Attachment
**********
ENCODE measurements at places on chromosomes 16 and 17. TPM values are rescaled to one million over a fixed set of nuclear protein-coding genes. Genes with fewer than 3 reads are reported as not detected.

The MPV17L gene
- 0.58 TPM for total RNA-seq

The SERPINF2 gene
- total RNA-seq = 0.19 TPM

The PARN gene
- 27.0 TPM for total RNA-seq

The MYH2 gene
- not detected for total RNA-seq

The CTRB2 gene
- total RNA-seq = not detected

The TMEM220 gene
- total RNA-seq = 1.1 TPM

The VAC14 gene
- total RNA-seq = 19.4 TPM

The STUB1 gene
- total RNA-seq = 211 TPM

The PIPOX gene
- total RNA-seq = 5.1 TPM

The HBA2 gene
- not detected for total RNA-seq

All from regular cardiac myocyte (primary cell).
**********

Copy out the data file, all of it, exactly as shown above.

ENCODE measurements at places on chromosomes 16 and 17. TPM values are rescaled to one million over a fixed set of nuclear protein-coding genes. Genes with fewer than 3 reads are reported as not detected.

The MPV17L gene
- 0.58 TPM for total RNA-seq

The SERPINF2 gene
- total RNA-seq = 0.19 TPM

The PARN gene
- 27.0 TPM for total RNA-seq

The MYH2 gene
- not detected for total RNA-seq

The CTRB2 gene
- total RNA-seq = not detected

The TMEM220 gene
- total RNA-seq = 1.1 TPM

The VAC14 gene
- total RNA-seq = 19.4 TPM

The STUB1 gene
- total RNA-seq = 211 TPM

The PIPOX gene
- total RNA-seq = 5.1 TPM

The HBA2 gene
- not detected for total RNA-seq

All from regular cardiac myocyte (primary cell).